Apple will begin rolling out an iPhone trade-in program in China in the near future. The option may become available in stores as soon as March 31st, allowing Chinese users to take advantage of the program that has helped boost iPhone sales in several countries already, including the United States, Canada, Australia, France, Germany, Italy, Spain, Switzerland, and the Netherlands.
Chinese retail employees will determine the condition of the phone being traded in, and offer Apple Store credit to customers, Bloomberg reports. Devices that are traded in will be sold to Foxconn by Apple. The manufacturing partner will then make any necessary repairs and resell them through its own online outlets:
China Unicom and China Telecom announced today that they will start selling the iPad Air 2 and iPad mini 3 to customers starting March 27. This is the first time the carriers, two of the top three largest in the country, will offer customers in China the Wi-Fi + Cellular models of Apple’s latest generation tablets. Read more
According to the latest numbers from IDC, Xiaomi—the rising star of the smartphone industry—has managed to pass up Samsung in China. In 2013, Xiaomi trailed Samsung’s almost 19% market share by a solid 13 percentage points (at just 5.3%), and was only the 5th largest maker of smartphones in China. Things changed in 2014. Last year, Xiaomi finished off with 12.5% of the market, almost a half-point more than Samsung at 12.1%, taking the top spot and passing not just Samsung, but Lenovo, Huawei, and Coolpad as well.
Interestingly, though, the latest numbers also show that Apple’s launch of the iPhone 6 and 6 Plus contributed to a decent size dent in both Samsung and Xiaomi’s market footprint in Q4 of last year. Read more
We learned last fall that Apple plans to bring Apple Pay to China by partnering with UnionPay. Code found within iOS pointed to Apple preparing its mobile payment service for China while MarketWatch reported Apple was working on a deal with the institution. Several months later, however, MarketWatch now reports that Apple is “struggling with its relationship with UnionPay,” adding that Apple has not yet established an agreement it hoped to reach by March. Read more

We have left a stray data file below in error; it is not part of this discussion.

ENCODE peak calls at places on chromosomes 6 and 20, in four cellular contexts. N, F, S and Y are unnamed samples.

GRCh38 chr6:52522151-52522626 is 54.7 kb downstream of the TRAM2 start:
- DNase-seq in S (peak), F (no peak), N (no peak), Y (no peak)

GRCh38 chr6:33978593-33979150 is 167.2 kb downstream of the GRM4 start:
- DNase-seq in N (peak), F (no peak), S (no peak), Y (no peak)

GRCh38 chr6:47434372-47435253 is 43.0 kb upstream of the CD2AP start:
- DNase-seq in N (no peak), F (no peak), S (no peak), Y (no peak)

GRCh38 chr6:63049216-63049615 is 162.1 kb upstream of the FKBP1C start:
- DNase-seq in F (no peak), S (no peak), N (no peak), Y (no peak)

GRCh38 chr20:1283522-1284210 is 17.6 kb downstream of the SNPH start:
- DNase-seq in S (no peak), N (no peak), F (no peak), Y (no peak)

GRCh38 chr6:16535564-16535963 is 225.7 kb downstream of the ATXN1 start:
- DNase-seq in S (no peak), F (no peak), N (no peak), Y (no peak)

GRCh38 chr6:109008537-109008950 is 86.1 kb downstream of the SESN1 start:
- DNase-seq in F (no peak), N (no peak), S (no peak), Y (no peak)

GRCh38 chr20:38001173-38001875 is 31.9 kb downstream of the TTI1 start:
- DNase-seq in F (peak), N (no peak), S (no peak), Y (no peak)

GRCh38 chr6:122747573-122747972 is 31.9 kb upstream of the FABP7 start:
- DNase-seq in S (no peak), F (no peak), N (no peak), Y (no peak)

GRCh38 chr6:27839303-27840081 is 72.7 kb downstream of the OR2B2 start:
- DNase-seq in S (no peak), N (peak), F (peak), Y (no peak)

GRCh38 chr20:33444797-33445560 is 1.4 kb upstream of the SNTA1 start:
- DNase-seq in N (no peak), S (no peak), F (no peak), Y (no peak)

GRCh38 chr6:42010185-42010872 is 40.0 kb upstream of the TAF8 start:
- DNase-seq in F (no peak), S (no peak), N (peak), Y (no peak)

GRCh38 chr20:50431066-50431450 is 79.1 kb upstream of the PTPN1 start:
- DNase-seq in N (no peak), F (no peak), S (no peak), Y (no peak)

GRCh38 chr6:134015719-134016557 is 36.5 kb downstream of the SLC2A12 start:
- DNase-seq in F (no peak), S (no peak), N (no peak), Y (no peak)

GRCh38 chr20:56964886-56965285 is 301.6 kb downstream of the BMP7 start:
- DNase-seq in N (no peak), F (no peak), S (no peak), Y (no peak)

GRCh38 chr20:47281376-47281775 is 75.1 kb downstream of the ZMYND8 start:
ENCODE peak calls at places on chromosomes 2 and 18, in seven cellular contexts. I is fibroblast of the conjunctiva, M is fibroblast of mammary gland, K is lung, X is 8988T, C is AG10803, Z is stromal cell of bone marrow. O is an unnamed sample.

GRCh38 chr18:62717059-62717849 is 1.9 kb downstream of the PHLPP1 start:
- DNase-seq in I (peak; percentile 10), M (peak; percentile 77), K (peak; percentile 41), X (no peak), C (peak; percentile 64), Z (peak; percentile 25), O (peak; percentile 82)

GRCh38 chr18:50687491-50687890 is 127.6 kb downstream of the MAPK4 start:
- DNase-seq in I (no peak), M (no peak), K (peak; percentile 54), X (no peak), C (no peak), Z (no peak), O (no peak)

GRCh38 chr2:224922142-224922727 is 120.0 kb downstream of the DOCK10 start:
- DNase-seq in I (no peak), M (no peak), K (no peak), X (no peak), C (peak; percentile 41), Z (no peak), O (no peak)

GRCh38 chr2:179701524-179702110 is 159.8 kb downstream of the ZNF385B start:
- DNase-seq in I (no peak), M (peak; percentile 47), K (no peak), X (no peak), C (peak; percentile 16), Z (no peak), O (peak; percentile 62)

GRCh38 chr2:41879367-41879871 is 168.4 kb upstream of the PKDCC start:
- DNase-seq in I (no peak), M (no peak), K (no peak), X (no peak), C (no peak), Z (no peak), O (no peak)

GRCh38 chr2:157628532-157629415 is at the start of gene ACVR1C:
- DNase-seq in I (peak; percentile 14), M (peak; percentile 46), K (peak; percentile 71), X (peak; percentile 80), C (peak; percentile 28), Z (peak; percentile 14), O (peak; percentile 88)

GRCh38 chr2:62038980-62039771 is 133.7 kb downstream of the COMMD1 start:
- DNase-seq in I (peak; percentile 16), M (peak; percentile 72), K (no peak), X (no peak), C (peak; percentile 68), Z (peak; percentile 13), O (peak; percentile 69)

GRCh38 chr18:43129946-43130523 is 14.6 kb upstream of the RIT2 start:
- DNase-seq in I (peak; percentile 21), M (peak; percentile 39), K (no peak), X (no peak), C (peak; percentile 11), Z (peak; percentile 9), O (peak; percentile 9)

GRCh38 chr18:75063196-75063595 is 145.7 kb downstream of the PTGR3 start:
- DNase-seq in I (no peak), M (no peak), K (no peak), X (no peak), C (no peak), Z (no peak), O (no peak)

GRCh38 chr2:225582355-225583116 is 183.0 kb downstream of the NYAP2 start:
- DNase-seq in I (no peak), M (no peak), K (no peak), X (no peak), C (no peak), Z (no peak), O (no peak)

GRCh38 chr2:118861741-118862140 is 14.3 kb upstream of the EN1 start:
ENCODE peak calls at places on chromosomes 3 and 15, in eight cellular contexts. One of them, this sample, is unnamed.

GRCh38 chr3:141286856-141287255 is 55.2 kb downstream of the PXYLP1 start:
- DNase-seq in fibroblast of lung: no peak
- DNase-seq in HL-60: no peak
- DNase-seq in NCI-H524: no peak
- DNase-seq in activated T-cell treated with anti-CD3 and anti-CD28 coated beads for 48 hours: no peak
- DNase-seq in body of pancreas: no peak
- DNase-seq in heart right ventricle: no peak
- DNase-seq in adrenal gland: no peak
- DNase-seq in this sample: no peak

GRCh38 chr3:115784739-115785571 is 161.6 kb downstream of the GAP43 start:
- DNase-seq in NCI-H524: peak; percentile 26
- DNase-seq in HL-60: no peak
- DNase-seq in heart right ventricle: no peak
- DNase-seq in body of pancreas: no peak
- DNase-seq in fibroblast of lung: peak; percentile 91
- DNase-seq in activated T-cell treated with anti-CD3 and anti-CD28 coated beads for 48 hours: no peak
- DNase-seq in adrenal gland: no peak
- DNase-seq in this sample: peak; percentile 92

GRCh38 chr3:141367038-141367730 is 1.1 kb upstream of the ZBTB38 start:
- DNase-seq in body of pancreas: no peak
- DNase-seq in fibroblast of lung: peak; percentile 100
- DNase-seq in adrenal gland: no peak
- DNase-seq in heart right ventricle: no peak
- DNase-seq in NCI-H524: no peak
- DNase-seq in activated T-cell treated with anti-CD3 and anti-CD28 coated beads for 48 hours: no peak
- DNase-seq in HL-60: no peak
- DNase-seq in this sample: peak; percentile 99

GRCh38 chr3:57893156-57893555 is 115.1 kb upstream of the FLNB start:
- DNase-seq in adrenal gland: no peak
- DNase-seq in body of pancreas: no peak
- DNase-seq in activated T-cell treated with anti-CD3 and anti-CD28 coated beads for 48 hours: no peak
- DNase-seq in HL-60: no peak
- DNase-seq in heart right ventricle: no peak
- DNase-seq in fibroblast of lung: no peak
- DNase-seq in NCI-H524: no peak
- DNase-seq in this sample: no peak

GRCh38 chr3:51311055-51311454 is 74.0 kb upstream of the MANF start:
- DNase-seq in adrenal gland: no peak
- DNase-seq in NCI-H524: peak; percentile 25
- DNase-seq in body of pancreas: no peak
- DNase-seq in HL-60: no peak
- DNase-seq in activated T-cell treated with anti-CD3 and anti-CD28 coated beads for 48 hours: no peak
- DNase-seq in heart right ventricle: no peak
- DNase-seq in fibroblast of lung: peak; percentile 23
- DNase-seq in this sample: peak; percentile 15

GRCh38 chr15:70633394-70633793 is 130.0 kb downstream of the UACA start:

Earlier today, Apple seeded the first iOS 8.3 build to developers alongside Xcode 6.3 beta with Swift 1.2. Readers have discovered that the new operating system brings a new wireless CarPlay feature to the iPhone. This means that users can now wirelessly connect their iPhone to the car to bring an iOS-like experience the dashboard. Previously, users would have to connect their iPhone to the car via a USB Lightning cable. We first reported in March 2014 that Apple has been working on wireless CarPlay. It’s yet to be seen how long the wireless CarPlay rollout takes and which cars support it in the future. The new update also, like with OS X 10.10.3, brings easier Google login functionality for users with two-factor accounts:
Apple is preparing three major new Apple Stores for New York, with two of the stores reaching major new markets for the first time. Apple is developing the first stores for the boroughs of Queens and Brooklyn, while a new store for the Upper East Side of Manhattan on 74th Street and Madison is also in development, according to sources.
The first Apple Store for Queens will be located in the Queens Center Mall on the second floor. One source says this store will be the largest Apple retail outlet located in a New York mall to date, and Apple is expecting revenues for this store to even beat out some of its flagship counterparts located elsewhere in the state. The store is under construction and is expected to open later in 2015, but an official announcement may come sooner…